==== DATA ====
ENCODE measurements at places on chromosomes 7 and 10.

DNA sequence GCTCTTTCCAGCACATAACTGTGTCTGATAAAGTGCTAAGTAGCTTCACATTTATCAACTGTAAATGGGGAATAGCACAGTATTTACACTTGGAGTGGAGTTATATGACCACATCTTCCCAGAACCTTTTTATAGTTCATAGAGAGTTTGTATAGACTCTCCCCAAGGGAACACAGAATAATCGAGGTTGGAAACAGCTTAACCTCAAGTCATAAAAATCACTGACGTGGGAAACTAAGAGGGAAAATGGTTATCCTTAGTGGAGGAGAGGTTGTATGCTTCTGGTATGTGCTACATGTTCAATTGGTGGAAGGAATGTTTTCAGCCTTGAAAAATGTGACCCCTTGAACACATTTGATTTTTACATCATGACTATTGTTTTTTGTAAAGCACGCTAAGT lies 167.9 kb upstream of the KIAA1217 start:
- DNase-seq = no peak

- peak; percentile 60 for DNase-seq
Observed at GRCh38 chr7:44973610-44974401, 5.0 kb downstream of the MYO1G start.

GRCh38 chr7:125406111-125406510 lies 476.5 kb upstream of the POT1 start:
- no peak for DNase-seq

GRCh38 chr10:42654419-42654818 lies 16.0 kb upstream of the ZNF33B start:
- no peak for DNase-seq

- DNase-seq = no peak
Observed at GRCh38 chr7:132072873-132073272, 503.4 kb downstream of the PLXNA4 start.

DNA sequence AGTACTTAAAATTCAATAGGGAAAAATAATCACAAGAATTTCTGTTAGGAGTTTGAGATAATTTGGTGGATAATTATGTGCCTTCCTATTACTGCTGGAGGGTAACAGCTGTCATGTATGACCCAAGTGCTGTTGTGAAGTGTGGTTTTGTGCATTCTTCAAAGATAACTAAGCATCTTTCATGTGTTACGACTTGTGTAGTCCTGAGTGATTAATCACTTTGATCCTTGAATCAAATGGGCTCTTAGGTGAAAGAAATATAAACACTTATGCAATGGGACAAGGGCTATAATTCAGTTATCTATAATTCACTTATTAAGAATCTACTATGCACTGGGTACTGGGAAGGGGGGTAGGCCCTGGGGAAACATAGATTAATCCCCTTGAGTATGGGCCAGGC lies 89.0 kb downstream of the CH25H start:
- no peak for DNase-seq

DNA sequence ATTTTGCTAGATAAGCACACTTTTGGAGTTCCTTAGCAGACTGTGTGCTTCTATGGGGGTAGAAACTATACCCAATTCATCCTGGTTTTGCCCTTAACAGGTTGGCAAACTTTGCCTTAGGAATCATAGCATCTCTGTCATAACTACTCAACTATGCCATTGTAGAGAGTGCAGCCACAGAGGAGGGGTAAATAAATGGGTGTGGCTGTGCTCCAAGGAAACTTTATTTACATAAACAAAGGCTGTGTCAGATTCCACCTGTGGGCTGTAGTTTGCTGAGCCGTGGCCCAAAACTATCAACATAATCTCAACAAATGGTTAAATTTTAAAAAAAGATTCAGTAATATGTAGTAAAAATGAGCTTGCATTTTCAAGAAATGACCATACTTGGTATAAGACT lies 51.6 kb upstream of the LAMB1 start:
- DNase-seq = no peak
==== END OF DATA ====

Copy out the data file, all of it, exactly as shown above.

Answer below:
ENCODE measurements at places on chromosomes 7 and 10.

DNA sequence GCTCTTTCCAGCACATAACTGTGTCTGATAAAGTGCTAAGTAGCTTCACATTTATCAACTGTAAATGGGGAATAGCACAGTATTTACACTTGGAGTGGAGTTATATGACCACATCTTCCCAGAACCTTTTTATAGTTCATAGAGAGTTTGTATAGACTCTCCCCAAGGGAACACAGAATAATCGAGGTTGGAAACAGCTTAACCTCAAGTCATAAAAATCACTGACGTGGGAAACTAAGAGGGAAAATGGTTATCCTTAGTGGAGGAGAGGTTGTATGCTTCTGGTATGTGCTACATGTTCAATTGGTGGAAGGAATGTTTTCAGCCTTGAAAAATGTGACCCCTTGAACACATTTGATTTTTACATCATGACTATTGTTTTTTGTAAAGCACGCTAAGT lies 167.9 kb upstream of the KIAA1217 start:
- DNase-seq = no peak

- peak; percentile 60 for DNase-seq
Observed at GRCh38 chr7:44973610-44974401, 5.0 kb downstream of the MYO1G start.

GRCh38 chr7:125406111-125406510 lies 476.5 kb upstream of the POT1 start:
- no peak for DNase-seq

GRCh38 chr10:42654419-42654818 lies 16.0 kb upstream of the ZNF33B start:
- no peak for DNase-seq

- DNase-seq = no peak
Observed at GRCh38 chr7:132072873-132073272, 503.4 kb downstream of the PLXNA4 start.

DNA sequence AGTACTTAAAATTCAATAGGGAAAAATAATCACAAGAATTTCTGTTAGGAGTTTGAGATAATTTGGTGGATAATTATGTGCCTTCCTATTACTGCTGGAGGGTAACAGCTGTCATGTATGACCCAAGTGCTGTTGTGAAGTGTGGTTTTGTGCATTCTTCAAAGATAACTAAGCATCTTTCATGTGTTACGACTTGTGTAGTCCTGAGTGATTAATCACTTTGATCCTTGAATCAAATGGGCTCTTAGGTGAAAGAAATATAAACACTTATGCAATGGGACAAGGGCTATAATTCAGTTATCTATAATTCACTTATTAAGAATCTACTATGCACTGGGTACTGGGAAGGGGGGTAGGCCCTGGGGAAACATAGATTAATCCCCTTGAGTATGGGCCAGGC lies 89.0 kb downstream of the CH25H start:
- no peak for DNase-seq

DNA sequence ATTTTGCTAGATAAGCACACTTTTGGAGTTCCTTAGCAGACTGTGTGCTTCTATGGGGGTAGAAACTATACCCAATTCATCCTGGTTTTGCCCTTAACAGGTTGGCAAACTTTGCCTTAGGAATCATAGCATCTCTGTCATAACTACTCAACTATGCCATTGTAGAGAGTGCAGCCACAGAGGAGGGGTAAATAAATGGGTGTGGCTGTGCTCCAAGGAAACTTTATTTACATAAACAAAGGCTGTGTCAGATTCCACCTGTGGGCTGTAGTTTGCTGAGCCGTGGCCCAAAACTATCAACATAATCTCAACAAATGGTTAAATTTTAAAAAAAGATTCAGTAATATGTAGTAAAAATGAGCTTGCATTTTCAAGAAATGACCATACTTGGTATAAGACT lies 51.6 kb upstream of the LAMB1 start:
- DNase-seq = no peak